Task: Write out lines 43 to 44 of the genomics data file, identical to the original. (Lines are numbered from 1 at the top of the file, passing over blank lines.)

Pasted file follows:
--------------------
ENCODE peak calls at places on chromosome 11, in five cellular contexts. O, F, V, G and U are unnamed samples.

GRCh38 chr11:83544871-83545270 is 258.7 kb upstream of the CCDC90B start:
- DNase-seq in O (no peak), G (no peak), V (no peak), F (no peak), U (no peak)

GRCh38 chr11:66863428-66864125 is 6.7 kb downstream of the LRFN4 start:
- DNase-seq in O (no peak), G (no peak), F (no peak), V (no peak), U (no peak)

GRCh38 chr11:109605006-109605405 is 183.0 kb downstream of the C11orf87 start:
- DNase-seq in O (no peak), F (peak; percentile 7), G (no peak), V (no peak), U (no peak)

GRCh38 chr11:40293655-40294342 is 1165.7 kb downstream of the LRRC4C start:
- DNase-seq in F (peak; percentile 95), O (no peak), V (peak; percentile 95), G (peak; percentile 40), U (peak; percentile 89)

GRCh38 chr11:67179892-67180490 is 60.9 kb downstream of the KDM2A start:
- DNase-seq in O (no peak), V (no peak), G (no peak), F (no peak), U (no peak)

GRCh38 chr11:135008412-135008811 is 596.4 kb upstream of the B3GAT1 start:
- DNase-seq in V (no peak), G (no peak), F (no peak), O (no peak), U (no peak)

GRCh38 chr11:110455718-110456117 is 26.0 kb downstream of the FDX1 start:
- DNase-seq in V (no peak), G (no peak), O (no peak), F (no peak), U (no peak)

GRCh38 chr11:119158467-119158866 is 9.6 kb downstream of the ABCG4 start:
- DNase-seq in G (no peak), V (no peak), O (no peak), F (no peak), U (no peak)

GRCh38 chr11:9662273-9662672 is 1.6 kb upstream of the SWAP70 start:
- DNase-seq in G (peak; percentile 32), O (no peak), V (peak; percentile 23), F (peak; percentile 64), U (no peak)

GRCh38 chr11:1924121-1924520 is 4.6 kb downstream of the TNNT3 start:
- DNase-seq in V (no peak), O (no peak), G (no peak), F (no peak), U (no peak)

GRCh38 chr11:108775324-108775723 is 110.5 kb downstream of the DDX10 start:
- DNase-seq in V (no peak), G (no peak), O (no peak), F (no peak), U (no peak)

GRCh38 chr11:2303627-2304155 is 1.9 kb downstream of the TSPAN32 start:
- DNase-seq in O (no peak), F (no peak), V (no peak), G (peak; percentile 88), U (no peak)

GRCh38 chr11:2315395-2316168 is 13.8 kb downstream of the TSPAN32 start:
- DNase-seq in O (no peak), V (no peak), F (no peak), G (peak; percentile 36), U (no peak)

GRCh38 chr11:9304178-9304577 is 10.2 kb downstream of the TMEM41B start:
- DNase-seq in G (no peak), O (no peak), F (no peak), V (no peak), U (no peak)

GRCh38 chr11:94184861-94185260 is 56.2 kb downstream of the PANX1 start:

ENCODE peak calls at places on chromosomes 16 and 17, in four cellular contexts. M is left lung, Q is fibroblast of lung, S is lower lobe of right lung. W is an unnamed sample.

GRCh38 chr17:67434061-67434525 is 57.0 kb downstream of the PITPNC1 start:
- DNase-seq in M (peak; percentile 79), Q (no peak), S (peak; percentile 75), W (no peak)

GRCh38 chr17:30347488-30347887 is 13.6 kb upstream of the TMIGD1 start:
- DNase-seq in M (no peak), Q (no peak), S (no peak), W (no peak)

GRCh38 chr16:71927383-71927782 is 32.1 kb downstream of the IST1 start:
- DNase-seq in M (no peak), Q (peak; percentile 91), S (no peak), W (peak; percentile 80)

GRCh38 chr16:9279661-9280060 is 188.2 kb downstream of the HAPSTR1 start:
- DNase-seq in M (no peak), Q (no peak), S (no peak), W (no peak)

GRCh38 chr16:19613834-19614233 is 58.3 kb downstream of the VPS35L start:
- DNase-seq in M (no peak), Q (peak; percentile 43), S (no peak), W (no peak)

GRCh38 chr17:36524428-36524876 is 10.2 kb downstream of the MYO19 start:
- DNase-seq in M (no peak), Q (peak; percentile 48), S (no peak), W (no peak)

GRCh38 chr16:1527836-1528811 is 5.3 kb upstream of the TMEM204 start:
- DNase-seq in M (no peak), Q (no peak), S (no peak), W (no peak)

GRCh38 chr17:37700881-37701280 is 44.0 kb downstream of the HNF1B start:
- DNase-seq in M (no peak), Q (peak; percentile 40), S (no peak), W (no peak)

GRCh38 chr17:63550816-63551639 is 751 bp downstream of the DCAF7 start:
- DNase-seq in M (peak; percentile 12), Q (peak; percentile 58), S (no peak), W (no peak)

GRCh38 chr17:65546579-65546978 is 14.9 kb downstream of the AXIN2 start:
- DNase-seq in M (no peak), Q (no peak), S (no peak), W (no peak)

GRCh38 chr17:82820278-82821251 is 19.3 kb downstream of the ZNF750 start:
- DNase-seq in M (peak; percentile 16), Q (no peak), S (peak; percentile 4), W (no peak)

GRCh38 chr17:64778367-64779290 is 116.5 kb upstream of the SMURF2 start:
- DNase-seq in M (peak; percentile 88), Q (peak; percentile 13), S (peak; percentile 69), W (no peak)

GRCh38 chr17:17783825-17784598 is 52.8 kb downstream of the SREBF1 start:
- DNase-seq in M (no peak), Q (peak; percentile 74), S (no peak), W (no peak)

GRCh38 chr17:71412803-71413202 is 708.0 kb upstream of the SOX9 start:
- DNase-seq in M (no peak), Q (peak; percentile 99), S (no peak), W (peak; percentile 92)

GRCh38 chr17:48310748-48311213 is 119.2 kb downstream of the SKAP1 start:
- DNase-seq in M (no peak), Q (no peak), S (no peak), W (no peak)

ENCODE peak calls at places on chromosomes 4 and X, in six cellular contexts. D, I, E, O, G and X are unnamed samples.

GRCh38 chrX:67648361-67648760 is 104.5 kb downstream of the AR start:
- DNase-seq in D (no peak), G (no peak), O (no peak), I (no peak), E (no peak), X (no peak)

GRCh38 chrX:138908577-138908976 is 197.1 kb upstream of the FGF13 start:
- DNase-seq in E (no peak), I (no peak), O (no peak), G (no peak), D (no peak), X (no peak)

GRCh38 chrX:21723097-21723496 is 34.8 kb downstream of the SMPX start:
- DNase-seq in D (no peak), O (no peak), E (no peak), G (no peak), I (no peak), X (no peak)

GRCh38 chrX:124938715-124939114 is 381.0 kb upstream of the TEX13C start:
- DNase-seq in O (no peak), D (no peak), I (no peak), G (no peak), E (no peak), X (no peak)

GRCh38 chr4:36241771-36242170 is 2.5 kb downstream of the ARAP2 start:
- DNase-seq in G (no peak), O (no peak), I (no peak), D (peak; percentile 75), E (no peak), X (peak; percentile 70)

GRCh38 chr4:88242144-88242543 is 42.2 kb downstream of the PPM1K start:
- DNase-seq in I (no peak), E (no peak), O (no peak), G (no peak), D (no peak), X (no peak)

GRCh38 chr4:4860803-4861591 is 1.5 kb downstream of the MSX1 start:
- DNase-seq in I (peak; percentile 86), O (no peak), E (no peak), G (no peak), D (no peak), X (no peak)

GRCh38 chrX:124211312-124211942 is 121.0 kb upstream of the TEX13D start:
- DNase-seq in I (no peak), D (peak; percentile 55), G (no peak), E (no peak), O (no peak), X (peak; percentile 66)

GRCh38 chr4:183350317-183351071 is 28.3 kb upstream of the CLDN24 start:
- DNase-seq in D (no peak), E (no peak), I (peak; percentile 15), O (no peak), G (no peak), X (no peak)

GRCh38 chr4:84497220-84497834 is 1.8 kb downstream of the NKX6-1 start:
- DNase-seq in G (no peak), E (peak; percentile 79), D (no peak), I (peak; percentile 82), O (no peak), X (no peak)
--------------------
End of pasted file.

- DNase-seq in M (no peak), Q (peak; percentile 48), S (no peak), W (no peak)

GRCh38 chr16:1527836-1528811 is 5.3 kb upstream of the TMEM204 start: